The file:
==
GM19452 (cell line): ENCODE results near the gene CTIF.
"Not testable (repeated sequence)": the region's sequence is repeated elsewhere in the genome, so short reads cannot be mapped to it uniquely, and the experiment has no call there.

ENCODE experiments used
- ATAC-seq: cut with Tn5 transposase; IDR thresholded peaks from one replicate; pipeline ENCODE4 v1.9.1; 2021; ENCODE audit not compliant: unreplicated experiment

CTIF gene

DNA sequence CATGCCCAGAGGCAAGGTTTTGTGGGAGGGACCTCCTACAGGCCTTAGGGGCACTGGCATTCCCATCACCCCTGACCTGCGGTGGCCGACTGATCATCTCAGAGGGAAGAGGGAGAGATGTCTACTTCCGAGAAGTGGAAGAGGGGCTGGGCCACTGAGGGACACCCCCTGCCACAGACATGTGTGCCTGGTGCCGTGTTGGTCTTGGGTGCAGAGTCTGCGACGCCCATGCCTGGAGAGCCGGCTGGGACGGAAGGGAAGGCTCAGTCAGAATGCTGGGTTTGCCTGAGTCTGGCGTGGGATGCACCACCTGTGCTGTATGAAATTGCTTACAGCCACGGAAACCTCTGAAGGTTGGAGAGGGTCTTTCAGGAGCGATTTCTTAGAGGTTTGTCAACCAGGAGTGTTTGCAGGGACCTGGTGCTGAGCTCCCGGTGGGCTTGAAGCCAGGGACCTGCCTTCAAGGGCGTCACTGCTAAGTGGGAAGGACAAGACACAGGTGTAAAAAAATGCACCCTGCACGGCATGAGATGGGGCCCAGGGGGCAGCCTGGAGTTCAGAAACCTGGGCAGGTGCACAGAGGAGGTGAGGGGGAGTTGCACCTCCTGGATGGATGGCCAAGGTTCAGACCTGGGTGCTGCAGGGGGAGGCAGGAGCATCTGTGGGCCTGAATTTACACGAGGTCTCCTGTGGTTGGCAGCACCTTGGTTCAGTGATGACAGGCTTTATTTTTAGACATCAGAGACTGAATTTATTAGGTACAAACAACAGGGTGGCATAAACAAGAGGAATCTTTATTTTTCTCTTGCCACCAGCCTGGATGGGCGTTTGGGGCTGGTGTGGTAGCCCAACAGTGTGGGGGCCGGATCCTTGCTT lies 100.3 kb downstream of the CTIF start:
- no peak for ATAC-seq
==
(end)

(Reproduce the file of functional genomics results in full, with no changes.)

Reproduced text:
GM19452 (cell line): ENCODE results near the gene CTIF.
"Not testable (repeated sequence)": the region's sequence is repeated elsewhere in the genome, so short reads cannot be mapped to it uniquely, and the experiment has no call there.

ENCODE experiments used
- ATAC-seq: cut with Tn5 transposase; IDR thresholded peaks from one replicate; pipeline ENCODE4 v1.9.1; 2021; ENCODE audit not compliant: unreplicated experiment

CTIF gene

DNA sequence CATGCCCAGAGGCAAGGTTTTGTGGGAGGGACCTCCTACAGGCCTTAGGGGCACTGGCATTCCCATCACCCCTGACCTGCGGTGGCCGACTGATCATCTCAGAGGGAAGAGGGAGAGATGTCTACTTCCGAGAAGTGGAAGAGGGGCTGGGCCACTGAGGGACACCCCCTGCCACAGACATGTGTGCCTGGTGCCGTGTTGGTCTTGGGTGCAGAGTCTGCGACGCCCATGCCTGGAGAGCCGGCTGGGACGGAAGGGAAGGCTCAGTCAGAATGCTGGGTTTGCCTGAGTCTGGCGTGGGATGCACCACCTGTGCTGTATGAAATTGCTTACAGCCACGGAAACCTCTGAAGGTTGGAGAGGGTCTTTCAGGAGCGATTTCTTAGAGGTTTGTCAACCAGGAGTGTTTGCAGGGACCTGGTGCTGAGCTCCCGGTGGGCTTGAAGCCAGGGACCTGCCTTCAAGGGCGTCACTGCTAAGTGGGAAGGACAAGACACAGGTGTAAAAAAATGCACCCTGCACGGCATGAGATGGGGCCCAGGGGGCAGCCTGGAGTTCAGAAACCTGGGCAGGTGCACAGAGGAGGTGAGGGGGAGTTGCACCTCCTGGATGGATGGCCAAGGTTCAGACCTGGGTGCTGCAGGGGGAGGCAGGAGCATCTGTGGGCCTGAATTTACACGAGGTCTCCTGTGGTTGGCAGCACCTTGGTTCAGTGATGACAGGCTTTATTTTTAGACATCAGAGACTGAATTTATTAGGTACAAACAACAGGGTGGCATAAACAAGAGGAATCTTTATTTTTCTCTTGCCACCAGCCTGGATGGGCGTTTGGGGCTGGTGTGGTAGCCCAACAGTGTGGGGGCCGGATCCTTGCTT lies 100.3 kb downstream of the CTIF start:
- no peak for ATAC-seq